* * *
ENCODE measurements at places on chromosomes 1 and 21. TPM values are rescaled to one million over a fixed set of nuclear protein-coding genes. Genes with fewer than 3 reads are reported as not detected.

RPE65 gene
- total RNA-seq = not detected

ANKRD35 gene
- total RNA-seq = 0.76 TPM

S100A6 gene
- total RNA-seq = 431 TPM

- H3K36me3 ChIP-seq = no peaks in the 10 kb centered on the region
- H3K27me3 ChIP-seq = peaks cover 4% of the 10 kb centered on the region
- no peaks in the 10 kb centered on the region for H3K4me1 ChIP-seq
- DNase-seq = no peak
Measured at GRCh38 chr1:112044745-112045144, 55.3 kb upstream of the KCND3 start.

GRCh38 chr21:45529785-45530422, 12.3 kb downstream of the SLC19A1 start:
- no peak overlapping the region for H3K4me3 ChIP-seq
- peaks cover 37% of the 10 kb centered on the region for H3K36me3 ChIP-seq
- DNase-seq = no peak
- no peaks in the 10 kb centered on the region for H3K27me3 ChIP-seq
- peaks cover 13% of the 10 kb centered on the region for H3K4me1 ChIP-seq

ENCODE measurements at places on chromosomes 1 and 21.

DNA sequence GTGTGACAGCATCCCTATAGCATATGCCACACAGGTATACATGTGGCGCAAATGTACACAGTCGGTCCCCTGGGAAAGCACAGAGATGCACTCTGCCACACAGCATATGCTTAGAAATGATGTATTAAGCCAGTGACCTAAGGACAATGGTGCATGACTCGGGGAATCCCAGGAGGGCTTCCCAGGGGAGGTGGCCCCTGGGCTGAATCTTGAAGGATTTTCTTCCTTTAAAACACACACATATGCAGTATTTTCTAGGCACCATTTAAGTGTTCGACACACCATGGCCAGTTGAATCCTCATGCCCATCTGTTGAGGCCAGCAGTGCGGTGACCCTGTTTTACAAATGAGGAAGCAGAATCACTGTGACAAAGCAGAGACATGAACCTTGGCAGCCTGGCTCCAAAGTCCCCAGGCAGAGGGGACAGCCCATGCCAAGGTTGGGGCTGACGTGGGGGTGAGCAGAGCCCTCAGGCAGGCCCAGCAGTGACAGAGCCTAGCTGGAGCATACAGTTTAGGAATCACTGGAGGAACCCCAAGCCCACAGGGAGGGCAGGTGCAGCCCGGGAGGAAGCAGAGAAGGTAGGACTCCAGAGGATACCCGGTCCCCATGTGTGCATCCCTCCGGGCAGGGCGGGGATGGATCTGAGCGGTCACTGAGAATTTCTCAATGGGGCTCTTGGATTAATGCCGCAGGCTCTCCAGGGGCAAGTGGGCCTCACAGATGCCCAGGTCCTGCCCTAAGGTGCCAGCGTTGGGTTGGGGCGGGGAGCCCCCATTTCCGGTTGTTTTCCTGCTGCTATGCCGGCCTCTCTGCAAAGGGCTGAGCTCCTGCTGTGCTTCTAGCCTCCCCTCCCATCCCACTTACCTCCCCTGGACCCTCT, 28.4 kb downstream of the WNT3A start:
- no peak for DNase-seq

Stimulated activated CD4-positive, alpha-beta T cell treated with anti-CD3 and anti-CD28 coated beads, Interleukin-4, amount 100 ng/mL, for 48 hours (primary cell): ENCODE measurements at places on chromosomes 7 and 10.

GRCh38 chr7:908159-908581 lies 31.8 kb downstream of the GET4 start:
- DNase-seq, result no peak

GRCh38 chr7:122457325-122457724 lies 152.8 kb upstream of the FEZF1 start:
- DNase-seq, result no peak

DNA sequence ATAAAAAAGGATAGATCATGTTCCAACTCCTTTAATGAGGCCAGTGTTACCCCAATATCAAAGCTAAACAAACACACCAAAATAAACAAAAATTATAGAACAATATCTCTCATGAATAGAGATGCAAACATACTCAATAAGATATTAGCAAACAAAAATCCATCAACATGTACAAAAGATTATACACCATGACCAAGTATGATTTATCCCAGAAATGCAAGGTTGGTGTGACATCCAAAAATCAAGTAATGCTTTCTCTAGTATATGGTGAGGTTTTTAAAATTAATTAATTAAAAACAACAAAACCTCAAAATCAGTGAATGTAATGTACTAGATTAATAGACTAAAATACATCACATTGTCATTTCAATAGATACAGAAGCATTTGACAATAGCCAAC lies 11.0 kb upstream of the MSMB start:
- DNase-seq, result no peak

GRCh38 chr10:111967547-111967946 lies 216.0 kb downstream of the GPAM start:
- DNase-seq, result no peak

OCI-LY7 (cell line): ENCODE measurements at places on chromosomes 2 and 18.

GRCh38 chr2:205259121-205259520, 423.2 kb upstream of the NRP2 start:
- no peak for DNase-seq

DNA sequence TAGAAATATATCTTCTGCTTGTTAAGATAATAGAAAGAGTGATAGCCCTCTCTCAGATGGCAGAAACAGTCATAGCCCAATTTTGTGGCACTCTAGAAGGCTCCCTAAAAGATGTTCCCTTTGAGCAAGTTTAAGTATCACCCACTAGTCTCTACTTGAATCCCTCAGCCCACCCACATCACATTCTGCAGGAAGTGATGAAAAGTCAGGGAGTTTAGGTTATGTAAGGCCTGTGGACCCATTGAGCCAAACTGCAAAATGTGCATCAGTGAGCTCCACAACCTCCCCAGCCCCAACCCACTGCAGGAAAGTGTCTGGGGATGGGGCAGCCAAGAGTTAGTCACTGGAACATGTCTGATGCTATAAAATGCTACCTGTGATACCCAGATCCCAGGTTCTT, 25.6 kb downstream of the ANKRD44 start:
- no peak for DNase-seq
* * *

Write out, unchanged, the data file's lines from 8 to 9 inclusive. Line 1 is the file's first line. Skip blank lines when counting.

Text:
- H3K36me3 ChIP-seq = no peaks in the 10 kb centered on the region
- H3K27me3 ChIP-seq = peaks cover 4% of the 10 kb centered on the region